Trust is the foundation of great teamwork. Without it, teams will never become more than the sum of their parts and can’t achieve their full potential. As in all human relationships, trust can be built and can be broken, and in times of disruptive business change it is at its most vulnerable.
In his book, The Five Dysfunctions of a Team¹, Patrick Lencioni describes a lack of trust as the reason why some teams can be filled with outstanding individuals, yet never achieve greatness as a team.
Warning signs of a lack of trust
Where trust is absent, team members:
- Jockey for position and focus their energy on outmanoeuvring their peers; seeing others as competitors
- Champion their own self-interest and concentrate on selfish goals
- Protect their own work in silos and hoard information
- Form cliques
- Talk about others – rather than to them
- Avoid accountability and responsibility, even laying blame on others
- Engage in a conflict of egos
- Dodge tough (but important) topics, leading to poor decision-making
Why trust is critical for teamwork
A team must be able to show their weaknesses and vulnerabilities in order to establish real trust. Several things are possible as a result:
- Open and healthy communication can take place, even on tough topics
- The team are comfortable engaging in constructive conflict and open debate without resentment, which leads them to make better decisions
- The team flourishes in an environment of psychological safety
- Team members genuinely care about one another and raise each other up
- Individuals are more likely to take personal risks for the greater good of the team
- The team is more resilient in times of change and disruption
How to build a culture of trust
As a leader there are several things you can do to grow a culture of trust within your team:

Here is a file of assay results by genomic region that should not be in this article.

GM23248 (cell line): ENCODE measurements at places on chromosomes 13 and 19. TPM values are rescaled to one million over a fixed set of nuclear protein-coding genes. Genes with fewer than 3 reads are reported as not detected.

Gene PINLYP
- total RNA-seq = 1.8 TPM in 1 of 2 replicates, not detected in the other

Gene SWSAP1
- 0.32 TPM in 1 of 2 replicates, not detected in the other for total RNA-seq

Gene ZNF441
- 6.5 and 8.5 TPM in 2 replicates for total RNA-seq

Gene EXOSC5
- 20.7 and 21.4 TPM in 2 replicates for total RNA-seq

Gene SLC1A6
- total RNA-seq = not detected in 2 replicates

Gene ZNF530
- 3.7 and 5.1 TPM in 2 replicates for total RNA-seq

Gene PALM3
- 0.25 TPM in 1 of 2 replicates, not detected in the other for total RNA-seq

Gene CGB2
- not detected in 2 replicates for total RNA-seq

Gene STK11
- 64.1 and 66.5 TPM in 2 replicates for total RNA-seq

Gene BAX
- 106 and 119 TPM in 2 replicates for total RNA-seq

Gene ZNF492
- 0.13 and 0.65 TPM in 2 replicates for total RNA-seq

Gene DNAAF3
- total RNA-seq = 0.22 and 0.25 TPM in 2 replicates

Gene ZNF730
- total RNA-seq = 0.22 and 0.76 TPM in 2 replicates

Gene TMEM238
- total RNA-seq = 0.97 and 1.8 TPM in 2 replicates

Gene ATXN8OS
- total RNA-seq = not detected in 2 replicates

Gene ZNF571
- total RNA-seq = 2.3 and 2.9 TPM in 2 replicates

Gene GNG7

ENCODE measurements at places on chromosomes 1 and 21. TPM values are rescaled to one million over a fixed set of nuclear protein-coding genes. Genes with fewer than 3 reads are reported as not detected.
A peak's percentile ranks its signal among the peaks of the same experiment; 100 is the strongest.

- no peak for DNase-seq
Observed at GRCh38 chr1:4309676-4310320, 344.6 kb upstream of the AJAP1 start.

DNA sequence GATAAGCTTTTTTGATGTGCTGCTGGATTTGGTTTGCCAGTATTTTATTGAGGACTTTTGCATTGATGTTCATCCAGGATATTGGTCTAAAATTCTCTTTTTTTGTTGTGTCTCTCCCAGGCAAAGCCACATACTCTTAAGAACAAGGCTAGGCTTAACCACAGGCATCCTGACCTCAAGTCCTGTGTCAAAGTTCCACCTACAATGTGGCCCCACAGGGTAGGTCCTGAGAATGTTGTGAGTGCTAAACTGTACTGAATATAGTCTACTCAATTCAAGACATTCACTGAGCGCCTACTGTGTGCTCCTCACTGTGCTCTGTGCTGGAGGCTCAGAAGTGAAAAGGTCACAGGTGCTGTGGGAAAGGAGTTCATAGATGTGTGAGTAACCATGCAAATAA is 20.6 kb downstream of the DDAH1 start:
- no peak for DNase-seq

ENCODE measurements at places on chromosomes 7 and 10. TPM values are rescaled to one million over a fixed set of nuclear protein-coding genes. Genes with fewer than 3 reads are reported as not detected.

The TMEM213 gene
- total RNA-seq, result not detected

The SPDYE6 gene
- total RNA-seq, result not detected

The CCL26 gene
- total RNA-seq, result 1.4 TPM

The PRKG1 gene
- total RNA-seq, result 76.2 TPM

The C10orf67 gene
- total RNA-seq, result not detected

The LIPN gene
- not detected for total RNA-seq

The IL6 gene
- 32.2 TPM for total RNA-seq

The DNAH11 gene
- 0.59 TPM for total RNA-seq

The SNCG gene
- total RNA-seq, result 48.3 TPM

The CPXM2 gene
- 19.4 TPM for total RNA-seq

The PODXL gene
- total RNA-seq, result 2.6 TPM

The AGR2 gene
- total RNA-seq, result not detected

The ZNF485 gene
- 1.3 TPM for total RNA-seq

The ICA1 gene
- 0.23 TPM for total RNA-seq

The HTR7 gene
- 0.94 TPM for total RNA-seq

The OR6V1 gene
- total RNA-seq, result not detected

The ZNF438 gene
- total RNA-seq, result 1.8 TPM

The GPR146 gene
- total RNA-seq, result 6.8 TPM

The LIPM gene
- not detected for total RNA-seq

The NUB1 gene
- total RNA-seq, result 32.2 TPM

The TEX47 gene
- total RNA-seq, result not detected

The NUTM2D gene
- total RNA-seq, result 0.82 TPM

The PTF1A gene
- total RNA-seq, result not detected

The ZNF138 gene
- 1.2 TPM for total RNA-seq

Lead by example
It’s an obvious starting point, but you must lead by example. Do you show the people around you that you trust them? Recognise that you must give trust to get it in return. Your example will set the tone for the team. Bring the principle of trust alive as the leader; people will follow your direction if you embody the values you’d like to see in them.
People don’t like to admit when they are wrong, or that they don’t know something. It can be easy to associate your personal success with that of your ideas. However, one of the critical skills you can establish in your team is the capacity for people to embrace their vulnerability. They can then ask for help, seek feedback and constructive criticism and focus on improvement.
Actively encourage your team members to be vulnerable with one another by being honest about what they’re good at or not good at. Lead by example by demonstrating your vulnerability and talk openly about your own strengths and weaknesses so that others feel comfortable beginning to have those kinds of conversations. Make sure the phrases “I don’t know” or “I think I was wrong” no longer have negative connotations.
As important as encouraging the right behaviours is challenging the wrong ones. You should actively confront actions that demonstrate a lack of trust, and that might sabotage the team’s progress.
Take the time to understand each other
Who are the people in your team? What are their backgrounds and their values? What is important to them, both at work and at home? What are their strengths, and their weaknesses? A lot of these answers will come from simply spending some quality time with them. A team based on trust will be keen to spend time together, both inside and outside of work. Once the team has built a rapport, there will be opportunities for better teamwork and a ‘safe’, constructive environment for collaboration.
Mistakes as learning opportunities
When trust is missing, people will try to hide their mistakes. A culture of trust encourages people to collaborate, innovate, play with ideas and test them out, take measured risks and even fail. As a leader, you can assure your team that mistakes and failures are opportunities for learning and encourage them to ‘fail forward’. Support this idea by ensuring that there isn’t an emphasis on punitive measures; people will become defensive if they feel there’s an environment that is designed to punish them.
References: ¹ Lencioni, Patrick (2002) The Five Dysfunctions of a Team: A Leadership Fable. San Francisco: Jossey-Bass.